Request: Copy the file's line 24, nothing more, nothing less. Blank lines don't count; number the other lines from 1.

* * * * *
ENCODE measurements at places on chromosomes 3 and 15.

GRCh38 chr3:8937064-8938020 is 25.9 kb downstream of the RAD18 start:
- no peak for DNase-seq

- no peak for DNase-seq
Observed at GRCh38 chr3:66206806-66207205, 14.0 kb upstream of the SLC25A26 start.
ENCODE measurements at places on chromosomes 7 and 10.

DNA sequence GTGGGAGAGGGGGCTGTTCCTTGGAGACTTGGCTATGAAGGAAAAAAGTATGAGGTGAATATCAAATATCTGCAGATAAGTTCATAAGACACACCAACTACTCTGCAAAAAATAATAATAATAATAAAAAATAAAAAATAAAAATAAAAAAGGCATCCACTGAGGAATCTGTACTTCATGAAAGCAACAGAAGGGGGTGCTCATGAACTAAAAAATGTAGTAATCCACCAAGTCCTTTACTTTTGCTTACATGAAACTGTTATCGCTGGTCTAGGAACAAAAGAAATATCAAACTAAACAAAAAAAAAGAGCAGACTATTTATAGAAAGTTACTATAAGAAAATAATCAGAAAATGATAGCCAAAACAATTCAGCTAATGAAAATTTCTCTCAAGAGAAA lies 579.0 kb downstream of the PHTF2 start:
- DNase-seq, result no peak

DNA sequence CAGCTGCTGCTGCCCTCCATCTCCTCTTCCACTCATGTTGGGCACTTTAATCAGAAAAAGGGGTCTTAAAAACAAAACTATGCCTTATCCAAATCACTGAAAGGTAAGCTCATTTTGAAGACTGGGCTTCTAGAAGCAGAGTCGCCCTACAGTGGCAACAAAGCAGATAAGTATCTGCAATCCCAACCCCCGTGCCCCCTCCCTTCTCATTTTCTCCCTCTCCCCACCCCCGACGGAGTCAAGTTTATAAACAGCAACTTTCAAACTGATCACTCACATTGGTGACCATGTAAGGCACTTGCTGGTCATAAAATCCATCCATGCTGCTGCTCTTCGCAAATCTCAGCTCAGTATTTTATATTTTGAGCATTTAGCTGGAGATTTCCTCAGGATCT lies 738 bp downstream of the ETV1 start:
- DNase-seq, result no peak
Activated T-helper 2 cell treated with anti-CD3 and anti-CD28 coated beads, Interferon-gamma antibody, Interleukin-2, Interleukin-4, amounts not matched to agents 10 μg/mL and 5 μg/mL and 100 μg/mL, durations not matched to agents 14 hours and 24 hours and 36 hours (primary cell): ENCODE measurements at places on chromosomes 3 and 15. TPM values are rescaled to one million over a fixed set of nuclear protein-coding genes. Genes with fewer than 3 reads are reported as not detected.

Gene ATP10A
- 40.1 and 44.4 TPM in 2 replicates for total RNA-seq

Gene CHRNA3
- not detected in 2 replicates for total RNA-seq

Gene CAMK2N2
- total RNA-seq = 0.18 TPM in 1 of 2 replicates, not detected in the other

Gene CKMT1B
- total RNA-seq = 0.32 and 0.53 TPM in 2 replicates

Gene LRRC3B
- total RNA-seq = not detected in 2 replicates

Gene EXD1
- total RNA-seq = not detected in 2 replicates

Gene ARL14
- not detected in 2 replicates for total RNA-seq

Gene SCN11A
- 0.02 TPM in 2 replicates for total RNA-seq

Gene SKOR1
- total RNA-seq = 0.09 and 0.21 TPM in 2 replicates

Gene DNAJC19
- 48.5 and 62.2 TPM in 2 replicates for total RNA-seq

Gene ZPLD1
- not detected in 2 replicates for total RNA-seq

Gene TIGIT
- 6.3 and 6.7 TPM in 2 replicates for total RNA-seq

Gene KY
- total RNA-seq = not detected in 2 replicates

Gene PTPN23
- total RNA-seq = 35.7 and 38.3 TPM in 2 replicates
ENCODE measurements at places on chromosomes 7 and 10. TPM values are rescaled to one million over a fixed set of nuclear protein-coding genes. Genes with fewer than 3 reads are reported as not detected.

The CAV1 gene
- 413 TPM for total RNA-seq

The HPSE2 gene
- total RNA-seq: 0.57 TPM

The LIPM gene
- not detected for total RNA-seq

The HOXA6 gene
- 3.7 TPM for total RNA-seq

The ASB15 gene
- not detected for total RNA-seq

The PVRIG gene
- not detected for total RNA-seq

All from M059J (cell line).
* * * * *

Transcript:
Gene ARL14